1. It brought before the people the great truth that the purpose of God in man was to be wrought out in the earth, and among the living. Although the multitude of the dead continually increased, yet not unto them were the mighty interests of humanity intrusted, not by them was redemption to be effected, not in sheol was the Messianic Kingdom to be set up. The victory over sin and death was to be won on the earth, and by the Incarnate Son, who could say: "I was dead, and, behold, I am alive for evermore; and have the keys of hell and of death;" and on earth should the glory of His kingdom be revealed. Thus the error was guarded against which prevailed everywhere amongst the heathen, that the dead constituted a company so separated from the living that God's actings in the earth had no longer importance for them. On the contrary, all His people were taught that the state of death is merely provisional; that sheol is only a place of safe-keeping, not a permanent habitation; and that when God's time comes, He will re-unite the divided bands of His children, not by the death of the living, but by bringing the dead to life.

2. The condition of the dead being thus presented as one of rest, not of action, God finding His servants and helpers among the living, His people were kept from the adoration and invocation of the departed. While no form of worship among the early peoples was more ancient and widely spread than that of the dead, the Hebrews never deified or worshipped their departed chiefs and heroes. Neither Abraham nor Moses nor David, nor any hero or prophet, was invoked, or made an object of Divine honors. Nor from them was help sought. The noblest dead were not pictured as mighty and majestic spirits able to assist the living, but as the "Rephaim," weak, powerless shades. (Isa. xxvi. 19.)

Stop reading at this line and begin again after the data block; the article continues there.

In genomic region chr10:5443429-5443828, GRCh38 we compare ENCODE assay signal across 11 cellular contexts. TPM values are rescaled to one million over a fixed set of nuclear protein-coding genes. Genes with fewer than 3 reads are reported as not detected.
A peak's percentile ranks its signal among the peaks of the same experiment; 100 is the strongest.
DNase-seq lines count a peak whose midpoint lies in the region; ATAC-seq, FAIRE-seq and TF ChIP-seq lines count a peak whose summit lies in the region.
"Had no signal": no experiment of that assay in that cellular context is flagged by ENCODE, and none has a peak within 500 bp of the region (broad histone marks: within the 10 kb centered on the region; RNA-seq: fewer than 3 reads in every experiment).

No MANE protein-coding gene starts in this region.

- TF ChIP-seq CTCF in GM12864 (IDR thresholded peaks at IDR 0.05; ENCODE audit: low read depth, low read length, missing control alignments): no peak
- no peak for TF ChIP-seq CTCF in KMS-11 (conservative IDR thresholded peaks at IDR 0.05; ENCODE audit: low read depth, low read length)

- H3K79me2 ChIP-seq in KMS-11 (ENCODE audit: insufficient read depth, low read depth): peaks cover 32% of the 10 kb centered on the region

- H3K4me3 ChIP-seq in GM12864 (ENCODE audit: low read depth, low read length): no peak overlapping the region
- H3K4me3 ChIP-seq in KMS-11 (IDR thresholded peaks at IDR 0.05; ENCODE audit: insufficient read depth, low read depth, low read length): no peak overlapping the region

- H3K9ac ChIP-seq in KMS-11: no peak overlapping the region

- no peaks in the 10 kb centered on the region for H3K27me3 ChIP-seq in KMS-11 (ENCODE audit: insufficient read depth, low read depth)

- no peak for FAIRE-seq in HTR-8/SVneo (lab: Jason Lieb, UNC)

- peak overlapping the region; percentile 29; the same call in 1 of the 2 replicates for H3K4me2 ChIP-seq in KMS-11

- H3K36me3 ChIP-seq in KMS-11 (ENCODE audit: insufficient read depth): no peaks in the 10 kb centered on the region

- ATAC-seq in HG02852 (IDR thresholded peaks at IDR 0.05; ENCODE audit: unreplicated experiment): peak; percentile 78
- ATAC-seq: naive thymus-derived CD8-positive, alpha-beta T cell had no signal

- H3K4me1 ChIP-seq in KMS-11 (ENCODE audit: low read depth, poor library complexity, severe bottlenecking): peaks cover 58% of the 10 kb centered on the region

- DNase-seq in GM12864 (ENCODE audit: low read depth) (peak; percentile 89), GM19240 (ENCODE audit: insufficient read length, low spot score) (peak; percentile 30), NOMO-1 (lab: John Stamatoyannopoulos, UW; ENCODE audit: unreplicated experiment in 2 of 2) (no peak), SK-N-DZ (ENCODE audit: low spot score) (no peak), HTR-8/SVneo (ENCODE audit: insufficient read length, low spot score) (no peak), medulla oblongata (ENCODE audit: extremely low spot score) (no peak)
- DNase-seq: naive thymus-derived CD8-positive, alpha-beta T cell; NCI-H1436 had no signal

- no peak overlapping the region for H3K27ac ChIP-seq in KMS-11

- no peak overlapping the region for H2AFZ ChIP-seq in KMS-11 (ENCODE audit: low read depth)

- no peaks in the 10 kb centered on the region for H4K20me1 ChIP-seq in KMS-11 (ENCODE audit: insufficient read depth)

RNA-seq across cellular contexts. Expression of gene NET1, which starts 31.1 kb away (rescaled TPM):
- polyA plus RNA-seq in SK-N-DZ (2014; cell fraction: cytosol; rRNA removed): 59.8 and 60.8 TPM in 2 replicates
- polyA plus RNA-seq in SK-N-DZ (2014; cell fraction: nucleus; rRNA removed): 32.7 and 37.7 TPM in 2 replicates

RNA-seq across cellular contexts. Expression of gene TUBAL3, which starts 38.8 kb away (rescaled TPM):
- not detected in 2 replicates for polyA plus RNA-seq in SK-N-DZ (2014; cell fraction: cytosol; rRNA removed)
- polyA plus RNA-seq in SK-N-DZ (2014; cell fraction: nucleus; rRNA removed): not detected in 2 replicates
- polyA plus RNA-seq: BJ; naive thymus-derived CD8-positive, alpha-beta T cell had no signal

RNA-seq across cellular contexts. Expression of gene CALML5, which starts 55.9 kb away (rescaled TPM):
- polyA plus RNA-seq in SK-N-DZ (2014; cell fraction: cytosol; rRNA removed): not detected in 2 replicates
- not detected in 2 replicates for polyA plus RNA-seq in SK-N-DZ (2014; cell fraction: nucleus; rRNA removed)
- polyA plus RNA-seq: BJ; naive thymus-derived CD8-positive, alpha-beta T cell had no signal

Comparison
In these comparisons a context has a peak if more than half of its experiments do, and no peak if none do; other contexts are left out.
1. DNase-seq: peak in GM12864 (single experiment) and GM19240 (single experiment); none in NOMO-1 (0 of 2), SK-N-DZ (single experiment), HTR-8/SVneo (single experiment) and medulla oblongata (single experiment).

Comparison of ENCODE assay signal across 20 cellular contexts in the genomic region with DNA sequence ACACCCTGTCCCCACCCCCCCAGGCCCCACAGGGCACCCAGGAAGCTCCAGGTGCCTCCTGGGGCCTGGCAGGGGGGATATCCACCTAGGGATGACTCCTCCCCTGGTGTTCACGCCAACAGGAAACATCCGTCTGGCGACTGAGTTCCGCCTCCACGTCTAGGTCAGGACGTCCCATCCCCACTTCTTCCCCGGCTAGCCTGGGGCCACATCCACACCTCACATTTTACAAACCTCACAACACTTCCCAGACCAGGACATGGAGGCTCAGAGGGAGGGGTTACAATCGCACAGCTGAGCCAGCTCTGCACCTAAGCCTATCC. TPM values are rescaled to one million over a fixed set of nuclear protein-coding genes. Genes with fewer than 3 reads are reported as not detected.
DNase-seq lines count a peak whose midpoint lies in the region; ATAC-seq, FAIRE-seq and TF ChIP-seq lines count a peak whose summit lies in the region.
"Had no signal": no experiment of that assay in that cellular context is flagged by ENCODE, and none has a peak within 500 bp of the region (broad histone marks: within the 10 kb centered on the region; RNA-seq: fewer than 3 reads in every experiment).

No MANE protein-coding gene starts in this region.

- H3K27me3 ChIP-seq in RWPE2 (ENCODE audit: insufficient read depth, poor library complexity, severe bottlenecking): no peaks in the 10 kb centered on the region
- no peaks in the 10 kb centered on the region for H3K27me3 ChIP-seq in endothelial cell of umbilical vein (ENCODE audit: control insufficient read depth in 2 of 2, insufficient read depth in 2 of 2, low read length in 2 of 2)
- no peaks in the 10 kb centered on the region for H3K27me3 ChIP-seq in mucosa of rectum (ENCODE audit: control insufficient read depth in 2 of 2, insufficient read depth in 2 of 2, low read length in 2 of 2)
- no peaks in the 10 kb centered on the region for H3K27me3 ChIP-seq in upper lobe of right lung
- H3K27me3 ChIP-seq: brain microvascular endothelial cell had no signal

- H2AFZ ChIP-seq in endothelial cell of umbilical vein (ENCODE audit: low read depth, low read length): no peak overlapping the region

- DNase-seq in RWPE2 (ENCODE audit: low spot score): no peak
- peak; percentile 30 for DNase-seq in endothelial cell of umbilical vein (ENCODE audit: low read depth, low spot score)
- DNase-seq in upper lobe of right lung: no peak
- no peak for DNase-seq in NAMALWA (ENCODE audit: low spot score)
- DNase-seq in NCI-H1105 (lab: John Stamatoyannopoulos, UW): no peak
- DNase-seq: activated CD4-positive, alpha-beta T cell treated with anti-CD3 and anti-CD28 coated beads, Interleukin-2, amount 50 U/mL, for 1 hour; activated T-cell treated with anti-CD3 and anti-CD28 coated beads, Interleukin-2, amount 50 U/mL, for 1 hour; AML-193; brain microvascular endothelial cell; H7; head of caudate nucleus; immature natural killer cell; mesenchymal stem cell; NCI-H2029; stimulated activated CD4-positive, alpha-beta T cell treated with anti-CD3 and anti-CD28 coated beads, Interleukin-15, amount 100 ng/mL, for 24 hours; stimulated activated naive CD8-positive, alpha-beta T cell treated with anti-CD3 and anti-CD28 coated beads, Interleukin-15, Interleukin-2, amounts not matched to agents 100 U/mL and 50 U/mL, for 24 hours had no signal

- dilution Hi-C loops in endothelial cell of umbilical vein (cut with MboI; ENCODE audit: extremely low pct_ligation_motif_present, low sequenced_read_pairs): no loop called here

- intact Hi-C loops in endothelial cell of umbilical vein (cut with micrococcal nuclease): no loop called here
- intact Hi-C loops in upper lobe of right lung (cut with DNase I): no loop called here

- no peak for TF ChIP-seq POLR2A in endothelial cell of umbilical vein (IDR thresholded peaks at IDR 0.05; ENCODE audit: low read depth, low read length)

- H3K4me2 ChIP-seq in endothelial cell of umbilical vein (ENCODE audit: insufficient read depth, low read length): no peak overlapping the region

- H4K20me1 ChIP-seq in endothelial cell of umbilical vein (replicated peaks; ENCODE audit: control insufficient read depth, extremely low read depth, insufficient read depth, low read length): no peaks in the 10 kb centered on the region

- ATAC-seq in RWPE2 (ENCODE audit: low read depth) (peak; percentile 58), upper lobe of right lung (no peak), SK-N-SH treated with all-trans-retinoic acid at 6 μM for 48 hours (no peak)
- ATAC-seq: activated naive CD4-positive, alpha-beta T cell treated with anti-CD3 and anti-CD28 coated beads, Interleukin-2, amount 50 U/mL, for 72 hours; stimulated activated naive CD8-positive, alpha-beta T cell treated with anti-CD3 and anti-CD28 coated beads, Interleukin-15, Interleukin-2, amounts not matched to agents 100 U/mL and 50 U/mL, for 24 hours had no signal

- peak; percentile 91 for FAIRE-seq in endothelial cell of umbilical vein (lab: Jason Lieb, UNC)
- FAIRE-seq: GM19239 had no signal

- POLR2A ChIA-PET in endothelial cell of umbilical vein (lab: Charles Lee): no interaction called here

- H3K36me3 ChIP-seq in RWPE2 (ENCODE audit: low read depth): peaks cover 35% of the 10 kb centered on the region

3. Another effect was the close association in order of time between the resurrection and the setting up of the Messianic Kingdom. That the Messianic King should be Himself a man raised from the dead, though declared by the prophet, was certainly never a matter of popular belief. But it was possible for all to see an order in redemption, and that the dead could not rise till the Messiah came. And this was seen and declared by the prophets, so that the two events became closely associated in the popular mind, many proofs of which are given in the Gospels. (Luke xiv. 14, 15.)

4. Another effect was to keep the people from subordinating the purpose of God to individual happiness. It was in the very nature of the covenant relation that it embraced the people as a whole, and could not be realized in individuals; and that the highest individual happiness could be attained only as His work attained its completion in the Messianic Kingdom. It was not for any one person to anticipate the time of the Kingdom, and to demand of God at death the blessedness which should be his in its due order. By His silence respecting any judgment and reward before the Messiah came, God not only taught all to wait His pleasure, but kept them from that indifference to the accomplishment of His purpose which necessarily finds place where individual salvation is made the chief end of hope and action. It may be said that no true Hebrew before the exile ever thought of entering at his death into the fullness of heavenly bliss; and that through death he attained the great end of life.